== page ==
By Barbara Tetreault
BERLIN -- Angered by comments that the city favors HEB Engineering because his son works for the firm, Mayor Paul Grenier asked City Manager James Wheeler to explain the city’s selection process for engineering consultants at Monday’s council work session.
Grenier said he wanted the public to hear the process Berlin uses and understand that HEB competes for projects on the same footing as any other firm.
Wheeler said the city has long followed what is known as a Qualifications-Based Selection process, which is required for all federal projects and used by the state as well.
Under the process, the city prepares a preliminary scope of services for a project and advertises for firms to submit letters of qualifications. A committee reviews the letters submitted. Wheeler said the committee is generally made up of three to five city staffers, and frequently includes the public works director, city planner, and city manager. It does not include the mayor or council.
Depending on the number of letters received, committee selects three to five firms for interviews. Each committee member individually ranks the various firms using a specific set of criteria. The individual scores are totaled and the highest-ranking firm is then asked to prepare a detailed scope of service and negotiate the terms of a contract including the fee. If the two parties cannot agree on a contract, the city moves to the firm with the next highest ranking.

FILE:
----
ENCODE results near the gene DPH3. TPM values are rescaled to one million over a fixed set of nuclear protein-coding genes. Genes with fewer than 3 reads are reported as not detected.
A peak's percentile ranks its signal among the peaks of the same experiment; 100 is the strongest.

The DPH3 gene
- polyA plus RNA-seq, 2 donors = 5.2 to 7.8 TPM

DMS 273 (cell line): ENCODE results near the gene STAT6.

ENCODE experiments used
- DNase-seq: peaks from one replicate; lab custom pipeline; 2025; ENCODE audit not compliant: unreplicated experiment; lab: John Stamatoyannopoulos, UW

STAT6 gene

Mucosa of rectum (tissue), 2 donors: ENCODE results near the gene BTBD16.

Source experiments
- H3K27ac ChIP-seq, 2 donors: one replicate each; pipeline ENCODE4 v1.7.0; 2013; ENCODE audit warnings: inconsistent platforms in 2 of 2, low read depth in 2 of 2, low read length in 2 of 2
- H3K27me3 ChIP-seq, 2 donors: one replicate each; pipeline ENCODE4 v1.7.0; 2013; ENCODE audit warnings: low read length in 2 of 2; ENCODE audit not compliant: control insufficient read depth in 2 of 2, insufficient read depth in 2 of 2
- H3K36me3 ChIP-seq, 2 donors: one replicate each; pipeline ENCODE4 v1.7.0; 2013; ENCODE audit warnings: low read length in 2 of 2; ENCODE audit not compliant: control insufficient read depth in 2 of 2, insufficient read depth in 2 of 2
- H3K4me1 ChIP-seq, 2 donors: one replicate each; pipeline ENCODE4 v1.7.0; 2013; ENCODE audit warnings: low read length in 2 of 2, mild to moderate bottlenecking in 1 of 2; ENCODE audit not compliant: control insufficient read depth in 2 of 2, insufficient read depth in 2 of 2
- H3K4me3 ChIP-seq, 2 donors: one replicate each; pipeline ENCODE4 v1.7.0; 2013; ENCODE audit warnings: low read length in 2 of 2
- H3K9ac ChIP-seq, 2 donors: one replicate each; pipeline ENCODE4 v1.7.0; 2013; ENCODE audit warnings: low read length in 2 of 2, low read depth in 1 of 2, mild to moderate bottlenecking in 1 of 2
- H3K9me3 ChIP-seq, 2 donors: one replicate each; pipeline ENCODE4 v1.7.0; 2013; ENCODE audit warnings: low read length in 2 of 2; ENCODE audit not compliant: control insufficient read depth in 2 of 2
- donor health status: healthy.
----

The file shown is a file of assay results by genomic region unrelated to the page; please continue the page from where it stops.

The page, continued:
For the Route 16 project, Wheeler said five firms were interviewed and HEB came out on top. But he said HEB was not selected to design the new Recreation Building – that project went to CMA Engineers out of Portsmouth.
Wheeler said he was not city manager when the city awarded the engineering contract for the Hutchins Street project, which went to HEB Engineering. But he noted the majority of the funding for that project was federal, which requires an additional process verifying that all federal requirements have been met.
In a statement read after Wheeler’s presentation, Grenier said he took exception to his opponent Rich Mattos going after his son. He said Mattos never bothered to contact the city manager or N.H. Department of Transportation to inquire about the selection process.
The mayor noted HEB Engineers, which is headquartered in North Conway, has an excellent reputation and have five employees living in the Berlin-Gorham area. He said employees of the firm volunteer hundreds of hours to the local communities, serving on various boards and committees.
“In other words, they are part of our city and have earned the projects they were awarded ... the scoring process works as it is designed to, despite comments from the ill informed,” he concluded.